Oishi Crowned, Inoue Retains at Pancrase ‘Impressive Tour 4’

By Tony Loiseleur May 3, 2011
Manabu Inoue (2nd from left) and Koji Oishi brought home Pancrase titles. | Taro Irei/Sherdog.com

TOKYO -- Opening Japan’s Golden Week Holiday Tuesday evening, Koji Oishi topped Daisuke “13” Hanazawa for the third time to become the new lightweight King of Pancrase in the main event of Pancrase’s“Impressive Tour 4” at Differ Ariake.

Oishi and Hanazawa previously met in 2003 and 2005, with Oishi winning both encounters. This time, however, the pair vied for the 155-pound title vacated by Maximo Blanco in April.

The first frame saw both men fighting mostly in the clinch. Hanazawa eventually transitioned to a rear waist-lock for the latter half of the period, throwing knees to the legs of his foe from behind, while referee Ryogaku Wada repeatedly warned Oishi for leaning out of the ropes.

After receiving a warning for unintentional head-butting -- a problem both men had, as Oishi’s natural instinct was to duck his head while Hanazawa, ducking his own, lunged into a punch -- Oishi brutalized the midsection of Hanazawa in the clinch. When up against the ropes, Oishi went to town, punching repeatedly at the Okinawa-based fighter’s guts.

The pattern established, Oishi continued to hunt for openings to further bruise up Hanazawa’s belly in the third stanza and was largely successful, otherwise sealing himself the fight to take the title.

Despite strange 30-30 scores from judges Masato Fukuda and Kenji Kosuge, both ruled in favor of Oishi in the “must decision,” while judge Yoshinori Umeki ruled the bout 30-28 for Oishi.

“My win tonight is the first win for Pancraseism fighters this year. It’s worrying, like, what are we all about?” said an emotional Oishi post-fight. “So many fighters above me in the gym have already ‘graduated’ from Pancrase. Myself and the fighters below, we now have to make a greater effort to get wins.”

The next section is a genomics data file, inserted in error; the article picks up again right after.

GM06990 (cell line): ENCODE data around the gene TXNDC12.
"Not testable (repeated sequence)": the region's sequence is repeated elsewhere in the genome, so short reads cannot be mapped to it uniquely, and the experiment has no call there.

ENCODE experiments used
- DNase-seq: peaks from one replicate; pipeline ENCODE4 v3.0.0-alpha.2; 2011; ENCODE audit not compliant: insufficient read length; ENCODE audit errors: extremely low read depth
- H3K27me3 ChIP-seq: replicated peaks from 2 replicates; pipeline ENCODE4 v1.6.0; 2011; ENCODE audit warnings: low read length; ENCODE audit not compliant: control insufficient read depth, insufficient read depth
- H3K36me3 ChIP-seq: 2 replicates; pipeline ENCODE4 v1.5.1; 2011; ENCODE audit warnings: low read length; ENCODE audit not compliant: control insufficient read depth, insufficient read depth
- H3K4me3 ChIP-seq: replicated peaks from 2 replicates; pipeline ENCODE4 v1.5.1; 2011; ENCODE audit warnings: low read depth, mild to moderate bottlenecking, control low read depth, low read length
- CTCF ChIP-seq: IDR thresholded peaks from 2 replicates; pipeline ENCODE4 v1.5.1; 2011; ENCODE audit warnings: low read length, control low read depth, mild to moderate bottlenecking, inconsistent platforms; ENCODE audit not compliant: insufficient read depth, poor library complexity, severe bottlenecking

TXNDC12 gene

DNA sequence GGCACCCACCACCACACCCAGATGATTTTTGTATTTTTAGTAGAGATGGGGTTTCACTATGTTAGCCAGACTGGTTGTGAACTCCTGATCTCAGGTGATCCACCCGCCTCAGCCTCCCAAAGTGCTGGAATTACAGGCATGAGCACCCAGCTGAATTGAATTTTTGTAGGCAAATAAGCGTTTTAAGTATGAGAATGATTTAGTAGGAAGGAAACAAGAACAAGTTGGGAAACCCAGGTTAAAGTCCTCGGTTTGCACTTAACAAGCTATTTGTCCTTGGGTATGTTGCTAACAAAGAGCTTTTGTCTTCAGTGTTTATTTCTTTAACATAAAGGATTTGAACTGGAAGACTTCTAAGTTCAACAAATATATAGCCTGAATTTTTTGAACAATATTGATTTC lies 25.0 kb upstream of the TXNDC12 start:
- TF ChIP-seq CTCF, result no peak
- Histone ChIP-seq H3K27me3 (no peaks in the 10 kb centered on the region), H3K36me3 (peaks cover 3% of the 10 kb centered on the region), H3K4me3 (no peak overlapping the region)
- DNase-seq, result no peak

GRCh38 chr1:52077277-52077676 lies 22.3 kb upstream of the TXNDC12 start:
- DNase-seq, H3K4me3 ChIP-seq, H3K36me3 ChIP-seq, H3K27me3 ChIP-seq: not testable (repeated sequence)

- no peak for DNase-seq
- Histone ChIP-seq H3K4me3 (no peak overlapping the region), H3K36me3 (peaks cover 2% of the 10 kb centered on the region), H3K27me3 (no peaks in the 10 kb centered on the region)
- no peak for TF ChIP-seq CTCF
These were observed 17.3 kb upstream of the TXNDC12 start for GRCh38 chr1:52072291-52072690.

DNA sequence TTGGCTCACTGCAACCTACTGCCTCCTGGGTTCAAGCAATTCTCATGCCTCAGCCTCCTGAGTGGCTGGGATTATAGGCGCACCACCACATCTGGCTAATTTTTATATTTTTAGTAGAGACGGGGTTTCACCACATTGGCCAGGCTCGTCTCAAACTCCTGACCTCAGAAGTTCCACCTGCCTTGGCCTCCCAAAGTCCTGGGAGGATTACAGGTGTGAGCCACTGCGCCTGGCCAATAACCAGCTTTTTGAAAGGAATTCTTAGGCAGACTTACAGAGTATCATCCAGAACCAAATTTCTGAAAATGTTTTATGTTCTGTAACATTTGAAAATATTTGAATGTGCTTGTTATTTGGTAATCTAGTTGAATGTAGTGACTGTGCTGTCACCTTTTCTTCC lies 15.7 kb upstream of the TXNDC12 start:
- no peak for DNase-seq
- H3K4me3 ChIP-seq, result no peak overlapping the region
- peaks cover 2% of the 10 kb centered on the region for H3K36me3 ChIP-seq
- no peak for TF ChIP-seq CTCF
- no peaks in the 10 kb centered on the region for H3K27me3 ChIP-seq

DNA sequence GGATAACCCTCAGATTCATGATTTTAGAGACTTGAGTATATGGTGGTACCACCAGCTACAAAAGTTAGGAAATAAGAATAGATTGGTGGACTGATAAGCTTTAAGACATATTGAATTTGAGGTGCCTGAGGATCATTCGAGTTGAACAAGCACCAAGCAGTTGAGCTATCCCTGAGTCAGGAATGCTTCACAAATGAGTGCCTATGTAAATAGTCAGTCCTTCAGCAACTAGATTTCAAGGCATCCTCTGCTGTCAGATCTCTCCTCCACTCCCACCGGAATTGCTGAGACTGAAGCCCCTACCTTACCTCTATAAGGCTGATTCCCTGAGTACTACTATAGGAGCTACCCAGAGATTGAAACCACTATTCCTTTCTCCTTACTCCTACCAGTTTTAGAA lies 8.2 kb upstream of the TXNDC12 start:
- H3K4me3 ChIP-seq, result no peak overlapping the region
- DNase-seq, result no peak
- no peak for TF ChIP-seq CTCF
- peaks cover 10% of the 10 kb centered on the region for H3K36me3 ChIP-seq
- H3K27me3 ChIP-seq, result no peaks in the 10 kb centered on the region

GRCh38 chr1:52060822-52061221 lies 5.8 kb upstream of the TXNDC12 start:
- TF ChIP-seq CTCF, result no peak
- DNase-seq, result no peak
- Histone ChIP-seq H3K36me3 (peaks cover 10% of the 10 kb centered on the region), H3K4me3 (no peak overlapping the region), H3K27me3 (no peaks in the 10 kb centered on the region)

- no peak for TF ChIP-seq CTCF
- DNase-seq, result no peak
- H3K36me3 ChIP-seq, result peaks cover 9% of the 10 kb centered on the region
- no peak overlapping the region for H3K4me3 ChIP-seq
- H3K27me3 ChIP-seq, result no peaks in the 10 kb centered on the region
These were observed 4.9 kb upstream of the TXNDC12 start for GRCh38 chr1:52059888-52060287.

The 33-year-old Oishi’s display of visceral emotion garnered several shouts of agreement from the crowd, which eventually turned to cheers when Oishi faced fellow Pancraseism fighter and front man Ryo Kawamura, imploring him, “From here on out, please do me a good turn in training.”

Almost two and a half years removed from their first fight, Manabu Inoue scraped by Seiya Kawahara yet again to keep the title of bantamweight King of Pancrase.

Kawahara spent the first period punishing the champ with hard low kicks, quickly discoloring his legs. Inoue almost closed out the round on Kawahara’s back, but the challenger reversed and land several punches moments before the bell.

The tide seemed to turn even further toward the challenger in the second frame, as a more physical Kawahara stuffed takedowns and wrangled Inoue to the canvas with brute strength. On the floor, Kawahara racked up further punches, but had difficulty keeping Inoue underneath him.

The champ’s best round came in the third, where his relentless push for takedowns on a fatigued and fading Kawahara saw him alternately dragging Kawahara to the mat or taking his back.

By bout’s end, judges Kosuge and Fukuda scored the bout a curious 30-29 for the champion, while judge Wada scored it an even 29-29. Though a close fight, Sherdog.com saw the contest for the challenger, 29-28.

“It was my style of fight,” Inoue briefly stated after thanking his supporters. “I want to continue making the effort to fight like a champion.”

In the evening’s sole women’s attraction, Valkyrie 115-pound champion Mei Yamaguchi submitted Akiko Naito in the first round. The slightly taller Naito set the tone early with low kicks and jabs to the face of “V.V Mei,” who had to lunge with counter punches which often did not connect. As “Betiko” continued to find success with the low kick, her reliance on the attack soon became a liability, as Yamaguchi timed and caught a leg to force the takedown. The fight was Yamaguchi’s then, as she shellacked Naito with punches before falling back into the armbar for the tap at 3:52 of the first.

Three Advance in Lightweight Grand Prix; Kotani Disqualified